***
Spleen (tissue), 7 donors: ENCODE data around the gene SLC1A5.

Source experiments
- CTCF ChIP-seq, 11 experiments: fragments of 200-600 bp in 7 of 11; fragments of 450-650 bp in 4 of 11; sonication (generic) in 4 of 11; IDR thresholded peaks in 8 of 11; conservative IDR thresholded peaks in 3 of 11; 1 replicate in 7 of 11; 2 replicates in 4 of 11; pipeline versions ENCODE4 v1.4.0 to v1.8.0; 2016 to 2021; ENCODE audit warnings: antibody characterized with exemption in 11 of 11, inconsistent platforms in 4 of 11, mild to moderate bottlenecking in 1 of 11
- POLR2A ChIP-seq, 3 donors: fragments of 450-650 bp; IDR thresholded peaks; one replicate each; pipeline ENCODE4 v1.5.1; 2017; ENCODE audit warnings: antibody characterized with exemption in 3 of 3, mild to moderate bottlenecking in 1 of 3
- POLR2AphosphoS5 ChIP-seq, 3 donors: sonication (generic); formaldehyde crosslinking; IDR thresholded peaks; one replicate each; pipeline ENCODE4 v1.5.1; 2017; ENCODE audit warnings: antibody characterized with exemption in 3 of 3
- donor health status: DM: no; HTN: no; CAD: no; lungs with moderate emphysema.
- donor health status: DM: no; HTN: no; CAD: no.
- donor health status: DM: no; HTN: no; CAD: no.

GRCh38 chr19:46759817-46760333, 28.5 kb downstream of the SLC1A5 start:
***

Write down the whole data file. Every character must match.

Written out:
Spleen (tissue), 7 donors: ENCODE data around the gene SLC1A5.

Source experiments
- CTCF ChIP-seq, 11 experiments: fragments of 200-600 bp in 7 of 11; fragments of 450-650 bp in 4 of 11; sonication (generic) in 4 of 11; IDR thresholded peaks in 8 of 11; conservative IDR thresholded peaks in 3 of 11; 1 replicate in 7 of 11; 2 replicates in 4 of 11; pipeline versions ENCODE4 v1.4.0 to v1.8.0; 2016 to 2021; ENCODE audit warnings: antibody characterized with exemption in 11 of 11, inconsistent platforms in 4 of 11, mild to moderate bottlenecking in 1 of 11
- POLR2A ChIP-seq, 3 donors: fragments of 450-650 bp; IDR thresholded peaks; one replicate each; pipeline ENCODE4 v1.5.1; 2017; ENCODE audit warnings: antibody characterized with exemption in 3 of 3, mild to moderate bottlenecking in 1 of 3
- POLR2AphosphoS5 ChIP-seq, 3 donors: sonication (generic); formaldehyde crosslinking; IDR thresholded peaks; one replicate each; pipeline ENCODE4 v1.5.1; 2017; ENCODE audit warnings: antibody characterized with exemption in 3 of 3
- donor health status: DM: no; HTN: no; CAD: no; lungs with moderate emphysema.
- donor health status: DM: no; HTN: no; CAD: no.
- donor health status: DM: no; HTN: no; CAD: no.

GRCh38 chr19:46759817-46760333, 28.5 kb downstream of the SLC1A5 start: